Film chronicles story of whaling and its impact on the world
New London - Hundreds of eager people filled Palmer Auditorium at Connecticut College Sunday to catch the first glimpse of filmmaker Ric Burns' newest documentary, "Into the Deep: America, Whaling & The World."
The documentary, which took close to four years to produce, provides a look into the perilous world of the whaling industry and the thousands of brave men who stepped onto the ships and sailed out to sea. Many of them sailed out of New London while the world's last surviving wooden whaling ship, the Charles W. Morgan, is on display at Mystic Seaport.
"It's an amazing story. The whaling industry is totally dead. Something like that will never happen again," Burns said.
The film, which airs May 10 at 9 p.m. on PBS, focuses on three centuries of American whalers who would stop at nothing to pull the whale's coveted blubber off its back and melt the fat into the prized oil. They also obtained spermaceti from an organ in the head of a sperm whale, which was used in various ointments, cosmetic creams, candles, pomades and machinery.
During the 1840s, also known as the Golden Age of Whaling, it is estimated that 20,000 men a year were shipping out on whaling ships. They killed an estimated 250,000 sperm whales and created a multi-million-dollar industry.
Burns' film highlights the Essex, the famous whaling ship sunk by a charging whale in 1820. The crew of 20 men dwindled to five who survived in makeshift boats for 95 days before being picked up off the coast of Chile.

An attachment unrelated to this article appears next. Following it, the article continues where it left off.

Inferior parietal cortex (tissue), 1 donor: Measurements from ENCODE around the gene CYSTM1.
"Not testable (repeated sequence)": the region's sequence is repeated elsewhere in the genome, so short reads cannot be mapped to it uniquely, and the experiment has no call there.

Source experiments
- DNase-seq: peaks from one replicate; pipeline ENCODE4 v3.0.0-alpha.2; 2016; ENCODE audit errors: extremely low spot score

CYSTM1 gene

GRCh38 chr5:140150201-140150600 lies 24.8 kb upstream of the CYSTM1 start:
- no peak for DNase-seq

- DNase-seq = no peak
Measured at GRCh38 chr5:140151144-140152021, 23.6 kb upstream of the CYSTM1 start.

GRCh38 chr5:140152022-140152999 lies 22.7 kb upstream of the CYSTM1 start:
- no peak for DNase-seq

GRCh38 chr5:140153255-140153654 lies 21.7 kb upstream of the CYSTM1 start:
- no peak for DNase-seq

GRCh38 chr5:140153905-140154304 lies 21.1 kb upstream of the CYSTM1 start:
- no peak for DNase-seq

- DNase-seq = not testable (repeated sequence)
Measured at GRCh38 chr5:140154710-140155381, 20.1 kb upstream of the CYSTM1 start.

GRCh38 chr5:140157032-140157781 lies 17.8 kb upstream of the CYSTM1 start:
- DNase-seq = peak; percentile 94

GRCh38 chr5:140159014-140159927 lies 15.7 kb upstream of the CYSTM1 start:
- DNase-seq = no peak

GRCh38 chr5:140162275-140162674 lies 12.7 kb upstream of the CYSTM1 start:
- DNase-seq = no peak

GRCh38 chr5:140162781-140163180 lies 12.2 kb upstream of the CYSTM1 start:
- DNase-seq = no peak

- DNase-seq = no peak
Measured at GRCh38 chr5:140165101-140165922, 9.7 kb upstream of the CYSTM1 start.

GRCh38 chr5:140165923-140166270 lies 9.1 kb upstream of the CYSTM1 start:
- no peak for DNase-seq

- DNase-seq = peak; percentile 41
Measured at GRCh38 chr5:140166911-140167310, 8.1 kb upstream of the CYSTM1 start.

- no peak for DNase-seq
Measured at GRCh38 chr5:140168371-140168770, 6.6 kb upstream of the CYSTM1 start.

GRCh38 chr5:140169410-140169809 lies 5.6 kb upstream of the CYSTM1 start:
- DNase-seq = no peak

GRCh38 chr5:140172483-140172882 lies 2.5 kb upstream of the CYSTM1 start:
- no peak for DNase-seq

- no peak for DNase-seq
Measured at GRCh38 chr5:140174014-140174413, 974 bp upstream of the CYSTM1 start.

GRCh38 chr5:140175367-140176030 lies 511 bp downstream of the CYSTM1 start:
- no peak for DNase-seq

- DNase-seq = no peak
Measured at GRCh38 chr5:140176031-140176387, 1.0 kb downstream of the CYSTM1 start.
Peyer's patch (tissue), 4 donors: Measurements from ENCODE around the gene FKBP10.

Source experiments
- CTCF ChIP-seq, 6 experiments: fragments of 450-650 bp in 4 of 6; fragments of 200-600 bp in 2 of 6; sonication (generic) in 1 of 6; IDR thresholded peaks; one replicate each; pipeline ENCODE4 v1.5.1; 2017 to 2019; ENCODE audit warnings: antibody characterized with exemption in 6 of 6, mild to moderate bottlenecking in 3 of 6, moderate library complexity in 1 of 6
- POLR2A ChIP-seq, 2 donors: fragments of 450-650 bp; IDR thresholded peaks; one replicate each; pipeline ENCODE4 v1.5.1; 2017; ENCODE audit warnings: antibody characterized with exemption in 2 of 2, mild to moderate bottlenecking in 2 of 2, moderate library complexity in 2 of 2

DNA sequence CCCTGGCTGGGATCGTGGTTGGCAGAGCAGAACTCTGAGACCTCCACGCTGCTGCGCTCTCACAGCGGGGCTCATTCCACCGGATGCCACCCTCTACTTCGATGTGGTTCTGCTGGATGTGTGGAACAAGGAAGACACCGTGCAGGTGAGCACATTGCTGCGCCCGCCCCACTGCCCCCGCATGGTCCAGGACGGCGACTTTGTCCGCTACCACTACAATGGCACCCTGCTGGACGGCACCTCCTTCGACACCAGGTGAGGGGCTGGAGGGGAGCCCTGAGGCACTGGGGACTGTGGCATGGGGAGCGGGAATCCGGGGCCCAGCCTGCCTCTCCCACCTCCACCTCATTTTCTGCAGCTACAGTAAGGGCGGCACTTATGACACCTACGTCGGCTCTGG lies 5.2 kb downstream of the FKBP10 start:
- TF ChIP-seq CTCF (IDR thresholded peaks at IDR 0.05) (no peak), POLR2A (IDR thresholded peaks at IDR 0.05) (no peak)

"There was an amazing use of primary source material in this film," audience member Libby Friedman of Waterford said Sunday afternoon.
"It captured the history of whaling and brought it to life. It's hard to imagine how anyone survived 95 days at sea in those conditions," she said.
Whaling's global impact would not have been remotely close to what it was if it weren't for the ships that carried crews across the seven seas.
"Whaling was the first global industry. It was the first time we had an impact on the global world we live in now," Burns said.
Burns says that one can't truly understand what whaling was unless they step upon a ship.
"They were essentially whale factories, killers," Burns said. "They were home to 30 men for three to four years at a time. It was amazing what those ships could do."
Audience member Andrew Landi said he has toured the Morgan and brought his 15-year-old son, Michael, to the premiere Sunday afternoon.
"Seeing the documentary reminded me of Apollo 13," Landi said. "The whaleships were their modern-day spaceships. They went to uncharted territory thousands of miles away in the middle of the sea. They had a 113-foot piece of wood to call home for years."
After the premiere, a question and answer session was held for audience members.
On the panel was Matthew Stackpole, a member of the team at Mystic Seaport restoring the Morgan.
"History has things we need to remember. If we forget these stories, we have wasted an aspect of American character," he said.
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